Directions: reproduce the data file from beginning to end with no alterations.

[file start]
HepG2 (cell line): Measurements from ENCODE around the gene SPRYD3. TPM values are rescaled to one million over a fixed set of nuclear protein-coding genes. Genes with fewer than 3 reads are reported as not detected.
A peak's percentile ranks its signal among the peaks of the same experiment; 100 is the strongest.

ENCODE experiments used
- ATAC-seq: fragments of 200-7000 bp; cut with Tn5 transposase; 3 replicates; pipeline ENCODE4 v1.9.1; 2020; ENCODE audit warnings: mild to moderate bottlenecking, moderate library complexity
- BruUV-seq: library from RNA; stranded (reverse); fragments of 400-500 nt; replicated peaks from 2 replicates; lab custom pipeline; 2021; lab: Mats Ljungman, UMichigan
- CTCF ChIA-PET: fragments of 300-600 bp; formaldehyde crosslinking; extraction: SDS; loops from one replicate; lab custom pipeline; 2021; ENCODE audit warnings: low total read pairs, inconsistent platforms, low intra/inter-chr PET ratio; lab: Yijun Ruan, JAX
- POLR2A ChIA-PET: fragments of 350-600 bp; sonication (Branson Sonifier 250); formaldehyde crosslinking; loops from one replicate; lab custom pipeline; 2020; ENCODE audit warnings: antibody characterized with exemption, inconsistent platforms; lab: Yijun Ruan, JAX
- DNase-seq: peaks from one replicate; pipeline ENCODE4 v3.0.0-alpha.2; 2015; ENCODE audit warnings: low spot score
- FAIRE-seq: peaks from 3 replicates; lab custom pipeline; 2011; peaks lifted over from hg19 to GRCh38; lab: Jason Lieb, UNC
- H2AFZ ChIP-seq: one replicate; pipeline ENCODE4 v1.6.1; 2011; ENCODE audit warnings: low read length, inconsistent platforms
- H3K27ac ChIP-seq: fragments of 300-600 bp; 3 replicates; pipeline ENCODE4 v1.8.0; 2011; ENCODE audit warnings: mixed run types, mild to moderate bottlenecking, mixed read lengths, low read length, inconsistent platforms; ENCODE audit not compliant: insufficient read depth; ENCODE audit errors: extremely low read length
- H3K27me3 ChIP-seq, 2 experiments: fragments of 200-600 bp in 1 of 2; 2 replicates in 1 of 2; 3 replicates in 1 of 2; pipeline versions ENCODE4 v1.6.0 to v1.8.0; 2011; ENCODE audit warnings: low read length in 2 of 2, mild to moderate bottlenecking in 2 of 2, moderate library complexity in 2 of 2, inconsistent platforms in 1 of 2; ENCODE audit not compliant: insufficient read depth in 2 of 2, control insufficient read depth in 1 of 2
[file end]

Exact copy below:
HepG2 (cell line): Measurements from ENCODE around the gene SPRYD3. TPM values are rescaled to one million over a fixed set of nuclear protein-coding genes. Genes with fewer than 3 reads are reported as not detected.
A peak's percentile ranks its signal among the peaks of the same experiment; 100 is the strongest.

ENCODE experiments used
- ATAC-seq: fragments of 200-7000 bp; cut with Tn5 transposase; 3 replicates; pipeline ENCODE4 v1.9.1; 2020; ENCODE audit warnings: mild to moderate bottlenecking, moderate library complexity
- BruUV-seq: library from RNA; stranded (reverse); fragments of 400-500 nt; replicated peaks from 2 replicates; lab custom pipeline; 2021; lab: Mats Ljungman, UMichigan
- CTCF ChIA-PET: fragments of 300-600 bp; formaldehyde crosslinking; extraction: SDS; loops from one replicate; lab custom pipeline; 2021; ENCODE audit warnings: low total read pairs, inconsistent platforms, low intra/inter-chr PET ratio; lab: Yijun Ruan, JAX
- POLR2A ChIA-PET: fragments of 350-600 bp; sonication (Branson Sonifier 250); formaldehyde crosslinking; loops from one replicate; lab custom pipeline; 2020; ENCODE audit warnings: antibody characterized with exemption, inconsistent platforms; lab: Yijun Ruan, JAX
- DNase-seq: peaks from one replicate; pipeline ENCODE4 v3.0.0-alpha.2; 2015; ENCODE audit warnings: low spot score
- FAIRE-seq: peaks from 3 replicates; lab custom pipeline; 2011; peaks lifted over from hg19 to GRCh38; lab: Jason Lieb, UNC
- H2AFZ ChIP-seq: one replicate; pipeline ENCODE4 v1.6.1; 2011; ENCODE audit warnings: low read length, inconsistent platforms
- H3K27ac ChIP-seq: fragments of 300-600 bp; 3 replicates; pipeline ENCODE4 v1.8.0; 2011; ENCODE audit warnings: mixed run types, mild to moderate bottlenecking, mixed read lengths, low read length, inconsistent platforms; ENCODE audit not compliant: insufficient read depth; ENCODE audit errors: extremely low read length
- H3K27me3 ChIP-seq, 2 experiments: fragments of 200-600 bp in 1 of 2; 2 replicates in 1 of 2; 3 replicates in 1 of 2; pipeline versions ENCODE4 v1.6.0 to v1.8.0; 2011; ENCODE audit warnings: low read length in 2 of 2, mild to moderate bottlenecking in 2 of 2, moderate library complexity in 2 of 2, inconsistent platforms in 1 of 2; ENCODE audit not compliant: insufficient read depth in 2 of 2, control insufficient read depth in 1 of 2